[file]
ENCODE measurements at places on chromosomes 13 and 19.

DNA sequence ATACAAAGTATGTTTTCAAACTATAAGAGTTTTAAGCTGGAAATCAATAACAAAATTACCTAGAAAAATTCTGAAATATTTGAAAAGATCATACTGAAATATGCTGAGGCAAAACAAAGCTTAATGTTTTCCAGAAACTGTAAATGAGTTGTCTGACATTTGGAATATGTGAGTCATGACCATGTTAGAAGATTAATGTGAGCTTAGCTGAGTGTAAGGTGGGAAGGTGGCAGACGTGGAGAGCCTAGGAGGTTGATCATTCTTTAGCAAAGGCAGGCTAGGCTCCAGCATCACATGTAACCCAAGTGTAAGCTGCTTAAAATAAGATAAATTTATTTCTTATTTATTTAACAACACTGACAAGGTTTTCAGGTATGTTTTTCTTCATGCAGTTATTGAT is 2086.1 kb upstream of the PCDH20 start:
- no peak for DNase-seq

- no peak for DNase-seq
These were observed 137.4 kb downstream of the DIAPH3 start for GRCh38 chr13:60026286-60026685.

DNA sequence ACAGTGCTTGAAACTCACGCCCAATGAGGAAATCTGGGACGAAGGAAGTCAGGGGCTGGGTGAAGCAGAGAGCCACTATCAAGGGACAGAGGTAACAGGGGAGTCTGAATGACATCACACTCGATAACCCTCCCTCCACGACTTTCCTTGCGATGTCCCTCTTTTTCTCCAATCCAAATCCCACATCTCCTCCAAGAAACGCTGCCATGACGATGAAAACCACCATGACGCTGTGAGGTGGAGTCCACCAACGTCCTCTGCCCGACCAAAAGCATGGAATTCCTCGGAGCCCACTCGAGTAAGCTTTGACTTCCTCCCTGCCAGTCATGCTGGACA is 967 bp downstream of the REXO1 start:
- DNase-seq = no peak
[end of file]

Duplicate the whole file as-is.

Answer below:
ENCODE measurements at places on chromosomes 13 and 19.

DNA sequence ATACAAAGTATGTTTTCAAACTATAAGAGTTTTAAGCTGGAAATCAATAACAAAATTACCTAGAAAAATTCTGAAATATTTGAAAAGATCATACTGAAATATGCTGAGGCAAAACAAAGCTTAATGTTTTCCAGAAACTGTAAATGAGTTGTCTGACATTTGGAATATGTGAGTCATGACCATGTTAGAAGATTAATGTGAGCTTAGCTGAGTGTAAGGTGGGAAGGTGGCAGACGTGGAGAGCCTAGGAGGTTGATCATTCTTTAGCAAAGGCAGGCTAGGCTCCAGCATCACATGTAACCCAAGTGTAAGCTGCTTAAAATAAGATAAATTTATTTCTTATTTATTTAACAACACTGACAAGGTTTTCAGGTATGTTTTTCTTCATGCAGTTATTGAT is 2086.1 kb upstream of the PCDH20 start:
- no peak for DNase-seq

- no peak for DNase-seq
These were observed 137.4 kb downstream of the DIAPH3 start for GRCh38 chr13:60026286-60026685.

DNA sequence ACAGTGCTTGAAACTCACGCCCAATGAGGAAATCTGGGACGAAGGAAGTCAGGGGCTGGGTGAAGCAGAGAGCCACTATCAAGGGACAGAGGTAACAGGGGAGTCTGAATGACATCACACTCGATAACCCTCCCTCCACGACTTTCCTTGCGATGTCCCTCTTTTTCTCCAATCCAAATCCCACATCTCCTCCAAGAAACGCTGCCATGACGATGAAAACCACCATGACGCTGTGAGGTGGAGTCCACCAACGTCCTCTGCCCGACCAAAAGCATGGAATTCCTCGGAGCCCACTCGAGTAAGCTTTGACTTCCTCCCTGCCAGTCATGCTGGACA is 967 bp downstream of the REXO1 start:
- DNase-seq = no peak